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Human Capital Risk and the Firmsize Wage Premium


  • Danny Leung
  • Alexander Ueberfeldt


Why do employed persons in large firms earn more than employed persons in small firms, even after controlling for observable characteristics? Complementary to previous results, this paper proposes a mechanism that gives an answer to this question. In the model, individuals accumulate human capital and are exposed to the risk of losing some of their human capital as they change jobs, voluntarily or involuntarily. The model, calibrated to the United States and Canada, accounts for one-third of the firmsize wage premium. Regarding the earnings gap between Canada and the United States, the model finds that it is solely due to differences in labor market uncertainty.

Suggested Citation

  • Danny Leung & Alexander Ueberfeldt, 2008. "Human Capital Risk and the Firmsize Wage Premium," Staff Working Papers 08-33, Bank of Canada.
  • Handle: RePEc:bca:bocawp:08-33

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    References listed on IDEAS

    1. Neumark, David & Polsky, Daniel & Hansen, Daniel, 1999. "Has Job Stability Declined Yet? New Evidence for the 1990s," Journal of Labor Economics, University of Chicago Press, vol. 17(4), pages 29-64, October.
    2. Winter-Ebmer, Rudolf, 2001. "Firm Size, Earnings, and Displacement Risk," Economic Inquiry, Western Economic Association International, vol. 39(3), pages 474-486, July.
    3. Statistics Canada, 2002. "The Evolution of Job Stability in Canada: Trends and Comparisons to U.S. Results," Analytical Studies Branch Research Paper Series 2002162e, Statistics Canada, Analytical Studies Branch.
    4. tom krebs, 2004. "welfare cost of business cycles when markets are incomplete," Econometric Society 2004 North American Summer Meetings 283, Econometric Society.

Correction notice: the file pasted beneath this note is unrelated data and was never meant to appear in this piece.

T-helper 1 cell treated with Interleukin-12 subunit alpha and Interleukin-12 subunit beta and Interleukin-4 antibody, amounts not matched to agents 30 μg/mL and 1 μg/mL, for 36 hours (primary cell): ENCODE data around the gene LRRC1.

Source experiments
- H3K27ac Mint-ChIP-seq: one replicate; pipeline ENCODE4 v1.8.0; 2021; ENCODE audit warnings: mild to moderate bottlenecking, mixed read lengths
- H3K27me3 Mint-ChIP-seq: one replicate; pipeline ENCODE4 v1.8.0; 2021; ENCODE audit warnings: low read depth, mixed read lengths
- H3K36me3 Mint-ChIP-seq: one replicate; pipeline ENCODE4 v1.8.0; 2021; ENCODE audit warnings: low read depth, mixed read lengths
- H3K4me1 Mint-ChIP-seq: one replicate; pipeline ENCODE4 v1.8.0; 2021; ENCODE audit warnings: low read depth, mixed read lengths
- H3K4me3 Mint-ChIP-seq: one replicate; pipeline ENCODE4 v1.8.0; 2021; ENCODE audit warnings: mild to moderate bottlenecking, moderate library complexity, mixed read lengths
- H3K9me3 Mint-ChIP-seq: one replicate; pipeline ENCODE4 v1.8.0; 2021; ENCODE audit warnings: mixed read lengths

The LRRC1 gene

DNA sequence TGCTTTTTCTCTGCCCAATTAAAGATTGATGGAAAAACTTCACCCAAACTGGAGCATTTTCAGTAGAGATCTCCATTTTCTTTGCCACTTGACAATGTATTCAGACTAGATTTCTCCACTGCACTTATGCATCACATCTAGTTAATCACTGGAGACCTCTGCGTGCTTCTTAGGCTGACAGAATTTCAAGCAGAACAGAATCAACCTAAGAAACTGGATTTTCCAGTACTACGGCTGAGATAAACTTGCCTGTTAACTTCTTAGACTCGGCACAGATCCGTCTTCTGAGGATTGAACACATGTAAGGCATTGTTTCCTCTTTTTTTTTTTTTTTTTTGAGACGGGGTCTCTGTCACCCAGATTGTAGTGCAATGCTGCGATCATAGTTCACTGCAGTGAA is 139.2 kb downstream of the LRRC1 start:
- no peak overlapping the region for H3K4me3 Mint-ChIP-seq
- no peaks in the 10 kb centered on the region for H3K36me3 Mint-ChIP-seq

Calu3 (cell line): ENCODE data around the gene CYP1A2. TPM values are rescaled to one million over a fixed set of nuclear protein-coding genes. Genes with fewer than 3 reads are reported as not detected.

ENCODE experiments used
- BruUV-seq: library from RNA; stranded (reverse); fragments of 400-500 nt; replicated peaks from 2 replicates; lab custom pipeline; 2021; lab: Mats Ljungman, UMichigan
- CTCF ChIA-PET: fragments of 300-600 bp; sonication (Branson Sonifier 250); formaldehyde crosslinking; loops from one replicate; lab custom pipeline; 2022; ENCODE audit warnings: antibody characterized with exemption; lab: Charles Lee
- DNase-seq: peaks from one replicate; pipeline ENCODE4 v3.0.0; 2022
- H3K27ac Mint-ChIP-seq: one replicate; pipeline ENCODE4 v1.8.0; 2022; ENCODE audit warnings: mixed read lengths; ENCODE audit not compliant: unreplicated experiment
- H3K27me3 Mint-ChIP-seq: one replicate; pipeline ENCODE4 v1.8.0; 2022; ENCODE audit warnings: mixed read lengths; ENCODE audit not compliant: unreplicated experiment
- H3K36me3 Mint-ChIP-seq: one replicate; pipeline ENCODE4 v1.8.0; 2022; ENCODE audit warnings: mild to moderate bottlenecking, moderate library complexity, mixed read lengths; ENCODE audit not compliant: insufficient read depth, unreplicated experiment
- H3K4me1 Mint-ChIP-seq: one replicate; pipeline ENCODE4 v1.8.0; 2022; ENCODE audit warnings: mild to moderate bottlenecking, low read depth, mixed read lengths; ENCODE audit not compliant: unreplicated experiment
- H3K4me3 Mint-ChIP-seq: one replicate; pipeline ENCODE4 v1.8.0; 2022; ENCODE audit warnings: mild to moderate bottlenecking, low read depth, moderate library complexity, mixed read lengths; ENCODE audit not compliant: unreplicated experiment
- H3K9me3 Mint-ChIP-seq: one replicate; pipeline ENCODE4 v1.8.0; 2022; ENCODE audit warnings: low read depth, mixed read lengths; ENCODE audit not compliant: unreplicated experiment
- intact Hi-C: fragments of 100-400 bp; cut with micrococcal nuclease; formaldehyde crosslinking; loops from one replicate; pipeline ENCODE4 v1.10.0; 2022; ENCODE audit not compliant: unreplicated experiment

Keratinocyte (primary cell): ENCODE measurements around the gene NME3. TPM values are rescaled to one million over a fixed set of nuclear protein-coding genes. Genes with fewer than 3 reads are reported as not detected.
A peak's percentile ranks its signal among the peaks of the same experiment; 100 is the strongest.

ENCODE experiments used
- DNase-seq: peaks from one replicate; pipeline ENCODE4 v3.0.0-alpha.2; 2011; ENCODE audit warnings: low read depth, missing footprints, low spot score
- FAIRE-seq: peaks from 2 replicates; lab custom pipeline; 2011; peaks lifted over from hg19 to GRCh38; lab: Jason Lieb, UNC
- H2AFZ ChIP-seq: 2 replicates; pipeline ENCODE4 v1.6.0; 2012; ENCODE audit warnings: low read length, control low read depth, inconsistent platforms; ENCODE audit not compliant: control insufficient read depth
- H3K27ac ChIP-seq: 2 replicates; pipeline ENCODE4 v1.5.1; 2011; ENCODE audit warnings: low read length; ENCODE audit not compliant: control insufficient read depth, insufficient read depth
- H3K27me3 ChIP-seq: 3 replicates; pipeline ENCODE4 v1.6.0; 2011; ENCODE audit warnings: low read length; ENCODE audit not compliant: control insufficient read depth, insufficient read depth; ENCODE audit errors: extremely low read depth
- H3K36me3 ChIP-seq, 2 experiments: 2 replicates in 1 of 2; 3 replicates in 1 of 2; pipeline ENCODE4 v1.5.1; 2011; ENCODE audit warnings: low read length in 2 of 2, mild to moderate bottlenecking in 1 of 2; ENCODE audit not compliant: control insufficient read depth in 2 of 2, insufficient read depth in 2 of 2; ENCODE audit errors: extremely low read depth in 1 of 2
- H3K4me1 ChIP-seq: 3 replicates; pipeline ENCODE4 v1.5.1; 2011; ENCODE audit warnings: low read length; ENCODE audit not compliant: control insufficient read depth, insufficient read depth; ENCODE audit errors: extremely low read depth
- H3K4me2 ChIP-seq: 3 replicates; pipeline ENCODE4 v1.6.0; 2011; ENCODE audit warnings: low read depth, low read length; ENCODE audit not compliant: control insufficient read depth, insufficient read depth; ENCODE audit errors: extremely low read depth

5. Hobijn, Bart & Sahin, Aysegül, 2009. "Job-finding and separation rates in the OECD," Economics Letters, Elsevier, vol. 104(3), pages 107-111, September.
    6. Audra J. Bowlus & Chris Robinson, 2005. "The Contribution of Post-Secondary Education to Human Capital Stocks in Canada and the United States," University of Western Ontario, Centre for Human Capital and Productivity (CHCP) Working Papers 20051, University of Western Ontario, Centre for Human Capital and Productivity (CHCP).
    7. Rogerson, Richard & Schindler, Martin, 2002. "The welfare costs of worker displacement," Journal of Monetary Economics, Elsevier, vol. 49(6), pages 1213-1234, September.
    8. Statistics Canada, 2007. "Earnings Losses of Displaced Workers: Canadian Evidence from a Large Administrative Database on Firm Closures and Mass Layoffs," Analytical Studies Branch Research Paper Series 2007291e, Statistics Canada, Analytical Studies Branch.
    9. Jacobson, Louis S & LaLonde, Robert J & Sullivan, Daniel G, 1993. "Earnings Losses of Displaced Workers," American Economic Review, American Economic Association, vol. 83(4), pages 685-709, September.
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    11. Tom Krebs, 2007. "Job Displacement Risk and the Cost of Business Cycles," American Economic Review, American Economic Association, vol. 97(3), pages 664-686, June.
    12. Kenneth R. Troske, 1999. "Evidence On The Employer Size-Wage Premium From Worker-Establishment Matched Data," The Review of Economics and Statistics, MIT Press, vol. 81(1), pages 15-26, February.
    13. Audra J. Bowlus, 1998. "U.S.-Canadian Unemployment and Wage Differences Among Young Low-Skilled Males in the 1980s," Canadian Journal of Economics, Canadian Economics Association, vol. 31(2), pages 437-464, May.
    14. Dan A. Black & Brett J. Noel & Zheng Wang, 1999. "On-the-Job Training, Establishment Size, and Firm Size: Evidence for Economies of Scale in the Production of Human Capital," Southern Economic Journal, Southern Economic Association, vol. 66(1), pages 82-100, July.
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    More about this item


    Economic models; Labour markets; Productivity;

    JEL classification:

    • J24 - Labor and Demographic Economics - - Demand and Supply of Labor - - - Human Capital; Skills; Occupational Choice; Labor Productivity
    • J31 - Labor and Demographic Economics - - Wages, Compensation, and Labor Costs - - - Wage Level and Structure; Wage Differentials

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